When liquids simmer on a stovetop, they bubble quietly without actually getting hot enough to boil.
So, figuratively, when people simmer, they keep on feeling bad emotions (like anger or frustration) for a long time, at a low or medium intensity, often in a hidden way.
And when bad things and bad feelings simmer, they keep on existing for a long time, at a low or medium intensity, often in a hidden way.
Lastly, "simmer down" is a slangy way to say "calm down."
Part of speech:
Usually a verb, the intransitive kind: "he simmers in anger," "her frustration simmers."
But it can also be a noun: "he's in a simmer," "the anger is still in a simmer."
Other forms: simmered, simmering
How to use it:
"Simmer" usually has a negative tone. Use it to describe things, feelings, and people that seem like they might boil over or explode soon, yet they keep on stewing in a slow, tense, passive way.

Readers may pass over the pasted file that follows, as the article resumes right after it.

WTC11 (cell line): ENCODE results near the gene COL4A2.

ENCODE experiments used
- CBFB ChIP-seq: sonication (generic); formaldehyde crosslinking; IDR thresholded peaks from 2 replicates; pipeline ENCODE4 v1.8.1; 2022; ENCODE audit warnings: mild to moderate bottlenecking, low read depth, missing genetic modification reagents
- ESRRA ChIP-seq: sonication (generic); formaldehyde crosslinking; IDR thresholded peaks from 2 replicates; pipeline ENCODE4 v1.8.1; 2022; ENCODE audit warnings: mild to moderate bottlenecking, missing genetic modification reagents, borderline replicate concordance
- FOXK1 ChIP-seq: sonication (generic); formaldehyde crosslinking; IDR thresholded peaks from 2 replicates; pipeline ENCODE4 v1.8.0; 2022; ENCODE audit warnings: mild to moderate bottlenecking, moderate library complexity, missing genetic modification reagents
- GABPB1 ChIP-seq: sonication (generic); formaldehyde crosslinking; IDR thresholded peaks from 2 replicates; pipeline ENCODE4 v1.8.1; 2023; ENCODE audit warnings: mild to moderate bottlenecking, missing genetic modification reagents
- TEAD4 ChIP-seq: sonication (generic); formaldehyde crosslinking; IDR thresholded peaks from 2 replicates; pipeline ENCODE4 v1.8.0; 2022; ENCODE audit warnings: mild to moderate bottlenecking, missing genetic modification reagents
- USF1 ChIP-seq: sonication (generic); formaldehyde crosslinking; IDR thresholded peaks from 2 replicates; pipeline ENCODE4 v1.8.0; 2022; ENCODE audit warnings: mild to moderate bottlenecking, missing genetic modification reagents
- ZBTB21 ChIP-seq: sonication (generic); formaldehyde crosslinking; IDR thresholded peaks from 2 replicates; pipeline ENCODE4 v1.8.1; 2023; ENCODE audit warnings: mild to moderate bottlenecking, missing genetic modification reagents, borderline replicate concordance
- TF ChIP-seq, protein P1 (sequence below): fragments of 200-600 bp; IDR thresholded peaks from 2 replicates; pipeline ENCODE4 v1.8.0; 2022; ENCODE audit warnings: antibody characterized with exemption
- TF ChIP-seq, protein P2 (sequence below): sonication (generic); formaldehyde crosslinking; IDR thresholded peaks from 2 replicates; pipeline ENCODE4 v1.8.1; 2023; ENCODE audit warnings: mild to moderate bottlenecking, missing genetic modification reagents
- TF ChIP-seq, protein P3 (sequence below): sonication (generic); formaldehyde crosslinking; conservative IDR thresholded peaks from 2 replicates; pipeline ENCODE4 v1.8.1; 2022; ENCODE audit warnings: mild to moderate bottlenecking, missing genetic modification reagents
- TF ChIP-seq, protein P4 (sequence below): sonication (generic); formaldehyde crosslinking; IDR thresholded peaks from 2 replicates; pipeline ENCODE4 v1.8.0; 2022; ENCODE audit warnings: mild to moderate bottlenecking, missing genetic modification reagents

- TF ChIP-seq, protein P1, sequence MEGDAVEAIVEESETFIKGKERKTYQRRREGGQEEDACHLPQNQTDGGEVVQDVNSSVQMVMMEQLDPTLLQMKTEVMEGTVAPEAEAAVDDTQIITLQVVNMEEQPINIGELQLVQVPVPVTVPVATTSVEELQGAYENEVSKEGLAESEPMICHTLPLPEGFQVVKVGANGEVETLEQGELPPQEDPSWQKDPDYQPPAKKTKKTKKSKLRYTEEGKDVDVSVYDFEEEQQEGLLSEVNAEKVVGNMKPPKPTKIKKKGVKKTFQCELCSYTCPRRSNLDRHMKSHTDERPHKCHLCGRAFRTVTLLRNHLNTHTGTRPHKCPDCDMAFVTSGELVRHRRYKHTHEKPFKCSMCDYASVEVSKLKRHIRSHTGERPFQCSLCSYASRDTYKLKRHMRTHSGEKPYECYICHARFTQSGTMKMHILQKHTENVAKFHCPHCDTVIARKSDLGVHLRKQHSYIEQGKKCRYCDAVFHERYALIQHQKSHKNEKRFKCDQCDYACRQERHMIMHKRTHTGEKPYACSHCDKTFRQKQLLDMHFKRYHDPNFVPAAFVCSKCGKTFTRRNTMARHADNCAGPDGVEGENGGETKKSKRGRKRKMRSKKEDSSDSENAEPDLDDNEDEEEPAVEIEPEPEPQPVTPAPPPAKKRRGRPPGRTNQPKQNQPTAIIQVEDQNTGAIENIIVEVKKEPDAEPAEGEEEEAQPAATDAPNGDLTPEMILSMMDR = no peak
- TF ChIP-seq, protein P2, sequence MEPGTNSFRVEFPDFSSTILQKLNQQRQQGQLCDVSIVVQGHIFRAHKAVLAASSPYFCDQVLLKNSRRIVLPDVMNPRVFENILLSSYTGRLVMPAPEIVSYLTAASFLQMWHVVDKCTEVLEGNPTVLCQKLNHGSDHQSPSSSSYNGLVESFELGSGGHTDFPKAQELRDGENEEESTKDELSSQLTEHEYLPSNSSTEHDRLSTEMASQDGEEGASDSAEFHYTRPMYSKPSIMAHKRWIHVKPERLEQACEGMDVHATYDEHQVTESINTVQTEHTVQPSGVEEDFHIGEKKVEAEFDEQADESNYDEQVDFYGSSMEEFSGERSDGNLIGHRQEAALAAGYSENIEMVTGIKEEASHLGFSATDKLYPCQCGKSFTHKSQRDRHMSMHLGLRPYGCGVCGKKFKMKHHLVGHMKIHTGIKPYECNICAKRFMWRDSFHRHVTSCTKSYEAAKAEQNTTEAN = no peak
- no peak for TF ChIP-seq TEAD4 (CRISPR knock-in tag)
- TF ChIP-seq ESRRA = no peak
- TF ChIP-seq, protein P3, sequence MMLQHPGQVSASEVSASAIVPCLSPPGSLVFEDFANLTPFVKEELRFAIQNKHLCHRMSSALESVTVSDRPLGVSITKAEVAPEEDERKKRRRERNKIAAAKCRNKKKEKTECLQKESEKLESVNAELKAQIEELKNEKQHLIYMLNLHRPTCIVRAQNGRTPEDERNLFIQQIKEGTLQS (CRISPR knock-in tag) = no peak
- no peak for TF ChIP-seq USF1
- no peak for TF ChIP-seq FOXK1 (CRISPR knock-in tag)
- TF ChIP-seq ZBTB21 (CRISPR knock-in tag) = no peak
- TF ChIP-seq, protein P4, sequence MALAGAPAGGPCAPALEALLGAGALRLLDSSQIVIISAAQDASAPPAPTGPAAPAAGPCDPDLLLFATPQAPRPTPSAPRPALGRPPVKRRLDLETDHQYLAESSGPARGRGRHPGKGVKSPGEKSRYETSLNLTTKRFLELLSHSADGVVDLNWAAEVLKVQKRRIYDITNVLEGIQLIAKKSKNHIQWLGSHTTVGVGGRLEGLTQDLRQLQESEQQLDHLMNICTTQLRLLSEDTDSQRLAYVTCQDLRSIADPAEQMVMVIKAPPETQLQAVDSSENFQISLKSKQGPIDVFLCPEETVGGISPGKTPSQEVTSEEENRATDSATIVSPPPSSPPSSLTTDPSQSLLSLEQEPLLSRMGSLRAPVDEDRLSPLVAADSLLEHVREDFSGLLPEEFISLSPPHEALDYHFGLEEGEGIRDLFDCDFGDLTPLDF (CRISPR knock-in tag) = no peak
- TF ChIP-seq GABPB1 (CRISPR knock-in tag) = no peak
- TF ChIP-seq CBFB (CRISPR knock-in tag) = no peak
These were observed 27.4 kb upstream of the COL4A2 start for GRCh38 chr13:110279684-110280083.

Say that a person, a group, a place, or a bad feeling (like anger or frustration) is simmering: "the team simmered over their defeat," "resentment simmers in their neighborhood."
Or, a person can simmer with or in some emotion: "she's simmering with frustration," "he simmered all weekend in jealous anger."
Because simmering is less intense than boiling--or maybe because you often keep a lid on your food while you're letting it simmer--we can say that something simmers under or beneath something else.
And when you need an adjective, use "simmering;" talk about simmering insults or affronts, simmering tensions and arguments, simmering conflicts and wars, simmering anger and frustration, simmering questions and unknowns, etc.
Through all those years as caretakers, unpaid, unthanked, and unwilling, they simmered with resentment.
"[The television series The Americans] has always simmered and stewed in the emotional strain of its premise without ever actually exploding."
—Lili Loofbourow, Slate, 31 May 2018